Wild orchids on brink of extinction, warns expert

Sheridan Mahavera

Orchid species yet to be identified by scientists risk being wiped out if the implementation of policies to protect flora and fauna remains lax. – The Malaysian Insight pic by Kamal Ariffin, July 22, 2020.

THE country’s wild orchids could disappear in five to 10 years if the rate at which they are harvested continues, said a forestry expert.

Dr Ruth Kiew of the Forest Research Institute of Malaysia told The Malaysian Insight that rare varieties of these scientifically important plants are being harvested for sale to collectors, often on online platforms.

Although international trade in these plants is prohibited under the global Convention on International Trade in Endangered Species of Wild Fauna and Flora, she said local trade remains unregulated.

The lack of enforcement contradicts the goals set out in Malaysia’s own National Biodiversity Policy 2016-2025.

Goal 3 states that the country will protect all its key ecosystems and diverse wildlife and plant species, and prevent their extinction by applying the relevant laws.

The policy also commits the government to crack down on the illegal trade of flora and fauna.

The gap between a policy and its execution is a common problem in Malaysia, said conservationist Prof Dr Ahmad Ismail, adding that good legislation and studies are often shelved by bureaucracy after they are adopted.

“When it comes to laws and policies on conservation, we have among the best in the world. But our problem is the implementation of these policies.”

Without commitment, said Kiew, the illegal sale of wild orchids will persist to the point that species yet to be identified by scientists will be wiped out.

“Malaysia’s wild orchid diversity is a treasure trove of potentially valuable species and includes many species waiting to be discovered and named scientifically. Many are extremely rare and are known from small populations growing in only one place.”

Of the world’s 30,000 orchid species, Malaysia is home to about 3,000, with some 1,000 found only in the peninsula. – The Malaysian Insight pic by Kamal Ariffin, July 22, 2020.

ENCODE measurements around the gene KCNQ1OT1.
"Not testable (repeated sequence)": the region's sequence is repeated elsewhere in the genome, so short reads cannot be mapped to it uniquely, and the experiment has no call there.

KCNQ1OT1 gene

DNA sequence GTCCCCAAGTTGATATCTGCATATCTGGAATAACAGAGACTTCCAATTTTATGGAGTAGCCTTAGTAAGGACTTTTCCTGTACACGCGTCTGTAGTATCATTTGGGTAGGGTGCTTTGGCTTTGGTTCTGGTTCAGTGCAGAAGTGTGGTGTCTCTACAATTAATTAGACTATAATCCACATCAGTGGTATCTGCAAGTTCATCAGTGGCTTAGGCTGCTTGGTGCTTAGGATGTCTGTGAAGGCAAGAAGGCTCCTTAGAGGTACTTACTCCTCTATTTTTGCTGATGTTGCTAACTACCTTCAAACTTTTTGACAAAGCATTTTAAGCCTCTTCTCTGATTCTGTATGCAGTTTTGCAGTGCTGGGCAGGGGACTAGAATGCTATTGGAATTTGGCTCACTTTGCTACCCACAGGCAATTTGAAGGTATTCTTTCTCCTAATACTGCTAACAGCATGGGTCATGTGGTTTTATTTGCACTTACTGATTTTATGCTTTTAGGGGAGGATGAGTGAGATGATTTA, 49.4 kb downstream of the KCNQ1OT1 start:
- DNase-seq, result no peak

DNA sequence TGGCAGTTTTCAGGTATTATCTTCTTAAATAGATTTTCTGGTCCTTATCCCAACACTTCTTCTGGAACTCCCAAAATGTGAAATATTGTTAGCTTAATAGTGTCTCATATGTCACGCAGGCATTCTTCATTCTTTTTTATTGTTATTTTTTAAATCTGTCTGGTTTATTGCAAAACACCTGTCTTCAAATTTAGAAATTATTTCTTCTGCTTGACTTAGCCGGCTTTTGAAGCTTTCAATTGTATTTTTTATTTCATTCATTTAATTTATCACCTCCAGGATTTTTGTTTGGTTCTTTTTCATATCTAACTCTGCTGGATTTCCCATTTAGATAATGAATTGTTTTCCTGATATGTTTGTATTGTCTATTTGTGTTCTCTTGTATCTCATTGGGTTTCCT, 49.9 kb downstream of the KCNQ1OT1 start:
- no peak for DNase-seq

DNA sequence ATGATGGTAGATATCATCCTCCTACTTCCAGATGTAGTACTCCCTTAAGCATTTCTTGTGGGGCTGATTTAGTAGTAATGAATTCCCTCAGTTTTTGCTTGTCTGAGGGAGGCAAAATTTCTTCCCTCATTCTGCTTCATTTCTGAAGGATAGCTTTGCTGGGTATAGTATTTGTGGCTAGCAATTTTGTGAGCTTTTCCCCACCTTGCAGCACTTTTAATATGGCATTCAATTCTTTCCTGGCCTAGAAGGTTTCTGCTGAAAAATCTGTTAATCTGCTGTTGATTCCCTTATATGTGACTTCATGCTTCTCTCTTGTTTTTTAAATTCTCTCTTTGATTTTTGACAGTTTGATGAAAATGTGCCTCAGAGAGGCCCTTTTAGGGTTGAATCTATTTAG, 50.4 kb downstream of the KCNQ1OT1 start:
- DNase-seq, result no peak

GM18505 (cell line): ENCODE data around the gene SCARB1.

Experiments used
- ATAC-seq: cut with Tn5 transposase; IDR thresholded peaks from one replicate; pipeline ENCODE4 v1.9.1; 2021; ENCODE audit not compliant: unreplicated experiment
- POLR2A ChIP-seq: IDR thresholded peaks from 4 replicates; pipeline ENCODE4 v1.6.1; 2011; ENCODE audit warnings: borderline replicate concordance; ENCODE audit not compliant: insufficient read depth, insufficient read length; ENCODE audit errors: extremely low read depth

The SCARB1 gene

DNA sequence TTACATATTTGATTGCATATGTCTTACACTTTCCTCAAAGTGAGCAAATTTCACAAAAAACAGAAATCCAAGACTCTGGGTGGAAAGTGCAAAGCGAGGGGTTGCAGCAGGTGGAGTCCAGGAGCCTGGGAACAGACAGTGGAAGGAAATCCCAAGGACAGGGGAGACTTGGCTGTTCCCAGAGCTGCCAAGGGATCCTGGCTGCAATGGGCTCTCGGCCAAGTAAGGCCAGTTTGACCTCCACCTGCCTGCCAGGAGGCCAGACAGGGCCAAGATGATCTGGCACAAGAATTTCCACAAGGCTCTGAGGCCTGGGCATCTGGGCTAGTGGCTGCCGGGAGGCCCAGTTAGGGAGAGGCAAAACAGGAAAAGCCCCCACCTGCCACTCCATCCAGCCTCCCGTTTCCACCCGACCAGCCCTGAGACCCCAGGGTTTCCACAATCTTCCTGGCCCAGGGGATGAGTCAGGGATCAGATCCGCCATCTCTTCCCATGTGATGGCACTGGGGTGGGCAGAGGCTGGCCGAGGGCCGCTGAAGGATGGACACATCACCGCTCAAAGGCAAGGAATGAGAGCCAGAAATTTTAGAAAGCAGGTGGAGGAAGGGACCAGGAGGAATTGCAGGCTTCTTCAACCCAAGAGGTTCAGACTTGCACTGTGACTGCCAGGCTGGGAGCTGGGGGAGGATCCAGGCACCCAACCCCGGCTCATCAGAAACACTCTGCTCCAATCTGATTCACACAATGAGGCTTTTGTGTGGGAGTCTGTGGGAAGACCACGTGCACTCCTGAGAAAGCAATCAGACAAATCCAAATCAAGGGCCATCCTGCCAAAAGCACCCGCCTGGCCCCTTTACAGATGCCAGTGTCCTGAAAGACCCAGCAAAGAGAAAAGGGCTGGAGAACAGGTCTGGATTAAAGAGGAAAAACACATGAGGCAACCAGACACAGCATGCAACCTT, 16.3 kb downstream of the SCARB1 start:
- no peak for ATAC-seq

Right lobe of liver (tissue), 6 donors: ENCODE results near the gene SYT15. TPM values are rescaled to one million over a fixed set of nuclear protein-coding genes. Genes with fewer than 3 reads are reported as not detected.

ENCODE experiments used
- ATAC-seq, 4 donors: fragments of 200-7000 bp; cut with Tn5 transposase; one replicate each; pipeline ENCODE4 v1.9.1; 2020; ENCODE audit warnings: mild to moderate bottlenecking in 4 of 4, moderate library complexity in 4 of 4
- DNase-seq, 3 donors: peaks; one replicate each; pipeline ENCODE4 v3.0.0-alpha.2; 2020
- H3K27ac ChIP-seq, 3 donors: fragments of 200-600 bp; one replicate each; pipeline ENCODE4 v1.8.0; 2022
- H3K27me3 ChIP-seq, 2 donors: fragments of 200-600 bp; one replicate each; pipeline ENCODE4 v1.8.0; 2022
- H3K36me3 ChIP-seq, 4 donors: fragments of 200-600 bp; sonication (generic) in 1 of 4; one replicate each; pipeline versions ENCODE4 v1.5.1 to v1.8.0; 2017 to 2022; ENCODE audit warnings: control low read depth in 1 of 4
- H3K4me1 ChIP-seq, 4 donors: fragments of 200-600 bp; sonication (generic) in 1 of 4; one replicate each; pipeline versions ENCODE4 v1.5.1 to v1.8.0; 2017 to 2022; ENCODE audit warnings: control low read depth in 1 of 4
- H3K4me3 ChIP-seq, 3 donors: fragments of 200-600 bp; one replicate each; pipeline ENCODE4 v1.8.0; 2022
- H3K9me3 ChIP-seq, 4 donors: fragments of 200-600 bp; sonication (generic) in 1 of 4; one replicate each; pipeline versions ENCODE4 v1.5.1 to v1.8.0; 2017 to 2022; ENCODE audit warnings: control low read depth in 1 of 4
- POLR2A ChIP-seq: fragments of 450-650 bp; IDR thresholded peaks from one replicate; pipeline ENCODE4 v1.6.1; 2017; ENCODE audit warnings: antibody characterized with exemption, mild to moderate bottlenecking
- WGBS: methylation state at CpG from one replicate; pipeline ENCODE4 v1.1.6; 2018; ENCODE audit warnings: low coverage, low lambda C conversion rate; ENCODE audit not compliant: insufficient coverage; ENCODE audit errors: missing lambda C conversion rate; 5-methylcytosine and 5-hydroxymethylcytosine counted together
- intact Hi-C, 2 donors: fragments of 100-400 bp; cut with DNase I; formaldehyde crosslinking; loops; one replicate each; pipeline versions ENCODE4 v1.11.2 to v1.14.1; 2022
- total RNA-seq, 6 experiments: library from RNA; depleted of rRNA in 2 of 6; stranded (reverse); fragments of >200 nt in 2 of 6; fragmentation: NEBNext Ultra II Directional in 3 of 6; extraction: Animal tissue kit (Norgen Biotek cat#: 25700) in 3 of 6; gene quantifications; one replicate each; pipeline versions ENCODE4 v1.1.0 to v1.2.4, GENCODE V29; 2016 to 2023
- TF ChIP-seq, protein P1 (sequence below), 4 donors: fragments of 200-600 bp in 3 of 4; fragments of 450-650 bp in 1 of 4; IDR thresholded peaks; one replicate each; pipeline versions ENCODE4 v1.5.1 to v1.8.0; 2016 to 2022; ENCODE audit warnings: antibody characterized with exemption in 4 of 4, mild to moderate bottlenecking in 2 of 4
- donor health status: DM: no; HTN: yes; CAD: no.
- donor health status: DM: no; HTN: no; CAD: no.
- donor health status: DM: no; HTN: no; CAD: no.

The illegal collection and sale of wild orchids is being fuelled by the internet, with trade conducted on social media and e-commerce platforms escaping the authorities’ notice.

“I have yet to hear of any action being taken against people who offer orchids for sale over the internet.

“It is extremely difficult to catch these collectors red-handed. However, their activities can be monitored by regularly inspecting nurseries and checking online where these plants are sold.”

Orchids are one of the largest families of flowering plants and are traded and used as ornamental plants, in medicine and as food, according to a 2017 paper in the Botanical Journal of the Linnean Society.

There are an estimated 30,000 species worldwide, and Malaysia has about 3,000, with some 1,000 found only in the peninsula.

Most of the orchid trade in the country happens at commercial nurseries like those in Sg Buloh, Selangor, which are popular with Klang Valley folk.

“Our orchids are from the phalaenopsis family, and they are very popular because of their large flowers and relatively easy maintenance,” said Soh Li Ling of the Sanyi Orchid nursery.

Almost all of the nurseries in the Klang Valley sell only cultivated flowers, with “orkid hutan”, harvested from the jungle, rarely seen in commercial businesses, said Soh.

Kiew said the underground trade in wild-harvested orchids in Malaysia is made easier by the clearing of forests for oil palm plantations and hill resorts.

“Several groups of commercial collectors, even those from Thailand, are making a living by collecting orchids from all over Peninsular Malaysia, even in the most remote places.

“Since their primary purpose is to make money, they strip off every plant they see, vacuuming them up and leaving none to recover.

“We see them systematically sourcing the country at an alarming rate. We are seeing orchid biodiversity disappearing before our very eyes. In five to 10 years’ time, there will be very little left.” – July 22, 2020.

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